Focus on Travel Photography

Photography Composition Rules Close-Ups Simplifying Filling the Frame Choosing a Format Placing the Horizon Line The Rule of Thirds Lines Taking Pictures Through Frames Patterns Textures High and Low Camera Angles Abstract Composition Establishing Size Color
» See the tips and sample pictures


The world is full of tiny things that can draw a curious eye. Often seemingly insignificant details tell the story of a locale as well as broad views do. In a slide show, a close-up of a painted Chinese character is the perfect sequel to a Beijing street view.

One of the great things about digital cameras (particularly point-and-shoot cameras) is that because of their sensor size and optical design they have fantastic close-up capabilities. If you do a search on Flickr (, on "close ups," for example, you'll see the most stunning examples of close-up photos of bugs, flowers, and animals' eyes, among other things. Many digital point-and-shoot and zoom cameras in fact will focus sharply on subjects closer than an inch from the front of the lens. If shooting close-ups is important to you, be sure to consider the close-up capabilities when buying your camera.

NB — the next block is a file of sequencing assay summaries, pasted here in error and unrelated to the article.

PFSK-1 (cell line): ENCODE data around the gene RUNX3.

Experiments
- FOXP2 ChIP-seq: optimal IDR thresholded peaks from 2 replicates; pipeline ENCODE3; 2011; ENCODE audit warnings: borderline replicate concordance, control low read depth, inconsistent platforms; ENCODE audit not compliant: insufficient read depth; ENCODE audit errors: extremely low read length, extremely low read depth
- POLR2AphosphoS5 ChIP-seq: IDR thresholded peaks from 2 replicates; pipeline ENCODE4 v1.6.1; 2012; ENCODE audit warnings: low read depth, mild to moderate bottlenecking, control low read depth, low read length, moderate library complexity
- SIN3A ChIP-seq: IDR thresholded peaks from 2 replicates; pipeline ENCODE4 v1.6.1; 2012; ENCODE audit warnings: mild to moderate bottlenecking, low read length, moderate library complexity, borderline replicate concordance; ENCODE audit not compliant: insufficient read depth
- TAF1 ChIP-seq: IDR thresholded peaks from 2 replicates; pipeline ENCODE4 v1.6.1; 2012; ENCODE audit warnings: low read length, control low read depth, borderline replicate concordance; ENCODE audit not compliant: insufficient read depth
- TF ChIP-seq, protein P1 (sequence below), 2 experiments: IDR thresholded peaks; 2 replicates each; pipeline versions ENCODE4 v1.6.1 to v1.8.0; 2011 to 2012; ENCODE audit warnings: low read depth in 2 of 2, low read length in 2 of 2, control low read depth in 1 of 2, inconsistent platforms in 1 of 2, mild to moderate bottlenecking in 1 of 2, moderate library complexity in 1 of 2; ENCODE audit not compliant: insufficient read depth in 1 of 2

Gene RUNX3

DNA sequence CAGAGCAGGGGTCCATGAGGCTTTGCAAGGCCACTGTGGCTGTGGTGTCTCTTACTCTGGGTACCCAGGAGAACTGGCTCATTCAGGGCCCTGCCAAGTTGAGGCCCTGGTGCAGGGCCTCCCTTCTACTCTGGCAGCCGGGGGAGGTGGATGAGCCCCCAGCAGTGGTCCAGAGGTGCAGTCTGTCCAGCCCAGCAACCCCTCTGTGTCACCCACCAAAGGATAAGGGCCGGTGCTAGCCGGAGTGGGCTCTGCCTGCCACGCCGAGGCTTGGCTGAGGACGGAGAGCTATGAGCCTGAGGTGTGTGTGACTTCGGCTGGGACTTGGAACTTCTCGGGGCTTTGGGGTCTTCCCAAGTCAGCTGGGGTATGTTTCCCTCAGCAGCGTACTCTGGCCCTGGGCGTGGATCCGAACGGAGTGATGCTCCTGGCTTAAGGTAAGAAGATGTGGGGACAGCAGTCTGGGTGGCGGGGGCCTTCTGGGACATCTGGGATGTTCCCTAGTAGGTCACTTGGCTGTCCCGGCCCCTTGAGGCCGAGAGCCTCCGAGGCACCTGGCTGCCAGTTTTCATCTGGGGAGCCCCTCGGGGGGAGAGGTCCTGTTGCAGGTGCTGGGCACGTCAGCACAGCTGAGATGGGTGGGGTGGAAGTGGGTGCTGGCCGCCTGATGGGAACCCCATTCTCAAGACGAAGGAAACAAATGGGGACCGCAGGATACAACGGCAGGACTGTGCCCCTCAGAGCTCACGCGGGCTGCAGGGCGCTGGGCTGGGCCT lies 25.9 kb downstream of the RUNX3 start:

Taking close-ups with a point-and-shoot or zoom camera is very straightforward and usually there is a special close-up shooting mode that handles most of the technical details for you. You'll know when you're trying to take a picture that's beyond the camera's close-focus capability, because the autofocus won't lock on to your subject and won't let you fire the camera. Fixing the problem is simple: just back off a bit until the "correct focus" indicator light let's you know it's safe to shoot.

With a DSLR camera, on the other hand, the degree of closeness is almost unlimited. A variety of accessories can be used to provide ever-increasing magnification. If you take close-ups only occasionally, a simple set of screw-on close-up filters will provide an inexpensive solution. For more serious work, a macro lens or a zoom with a macro feature offers superior quality.

Whatever camera equipment you have, using a moderately fast ISO of 200 or 400 is very important: The closer you get, the less inherent depth of field there is and the more camera shake is magnified. Using a higher ISO allows the camera to select higher shutter speeds and smaller apertures, which help correct both problems.

Next: "Simplifying"